4. Website design

    User experience is a key term when thinking about content marketing. Google rewards sites where they can see that a user has had a good experience; they have visited a number of pages, they have spent time on those pages, they have made a transaction/further action (i.e. share, bookmark etc). Therefore the design and architecture of your website becomes crucial. In a previous post, we asked whether graphic designers are ruining the web and to some extent they are. We definitely still need them as otherwise our sites would look boring and unappealing, however they must work closely with a web designer/SEO/UX to ensure that the site is structured in a way that encourages users and enables them to find what they are looking for quickly, not just look pretty. The first port of call if you’re thinking about redesigning your site is to sit down and find out what exactly customers want from your site – you can use analytics or market research to do this but ignore it at your peril.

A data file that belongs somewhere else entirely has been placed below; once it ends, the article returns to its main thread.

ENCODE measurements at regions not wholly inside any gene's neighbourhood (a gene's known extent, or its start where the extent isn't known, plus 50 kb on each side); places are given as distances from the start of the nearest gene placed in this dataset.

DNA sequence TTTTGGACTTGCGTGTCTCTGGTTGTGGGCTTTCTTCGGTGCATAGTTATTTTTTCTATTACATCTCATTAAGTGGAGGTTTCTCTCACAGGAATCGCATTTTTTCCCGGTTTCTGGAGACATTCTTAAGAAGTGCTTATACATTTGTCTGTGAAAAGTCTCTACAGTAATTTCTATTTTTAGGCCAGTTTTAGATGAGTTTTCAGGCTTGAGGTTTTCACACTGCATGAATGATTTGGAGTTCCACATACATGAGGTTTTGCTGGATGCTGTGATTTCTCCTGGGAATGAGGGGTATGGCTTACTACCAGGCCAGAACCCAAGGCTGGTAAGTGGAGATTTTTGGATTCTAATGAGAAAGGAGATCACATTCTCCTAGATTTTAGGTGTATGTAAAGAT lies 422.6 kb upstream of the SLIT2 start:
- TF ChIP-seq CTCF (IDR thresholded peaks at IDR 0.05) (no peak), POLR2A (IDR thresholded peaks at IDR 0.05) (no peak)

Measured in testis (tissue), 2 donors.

5. Free stuff

    We know you are in business to make money, however giving away free stuff is a sure fire way of helping to build customer trust and loyalty and we’re not talking about free prizes every week. We’re talking about free content. Something that you give away for free that benefits your customers. This could be anything from a pdf manual to a guide to a map of NZ – this has a couple of benefits; it gets your customers engaging with content on your site allowing you to track this and build a database of potential customers and it also puts your brand in their hands. These examples are things that can be downloaded but it could be as simple as a weekly tip on Twitter to say, grow your own plants – the world is your oyster!